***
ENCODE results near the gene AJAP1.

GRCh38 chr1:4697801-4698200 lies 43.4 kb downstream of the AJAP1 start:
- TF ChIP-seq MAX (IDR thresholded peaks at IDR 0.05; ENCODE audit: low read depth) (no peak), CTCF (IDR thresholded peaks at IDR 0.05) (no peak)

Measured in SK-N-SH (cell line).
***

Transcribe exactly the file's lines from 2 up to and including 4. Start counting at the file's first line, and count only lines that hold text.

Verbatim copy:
GRCh38 chr1:4697801-4698200 lies 43.4 kb downstream of the AJAP1 start:
- TF ChIP-seq MAX (IDR thresholded peaks at IDR 0.05; ENCODE audit: low read depth) (no peak), CTCF (IDR thresholded peaks at IDR 0.05) (no peak)

Measured in SK-N-SH (cell line).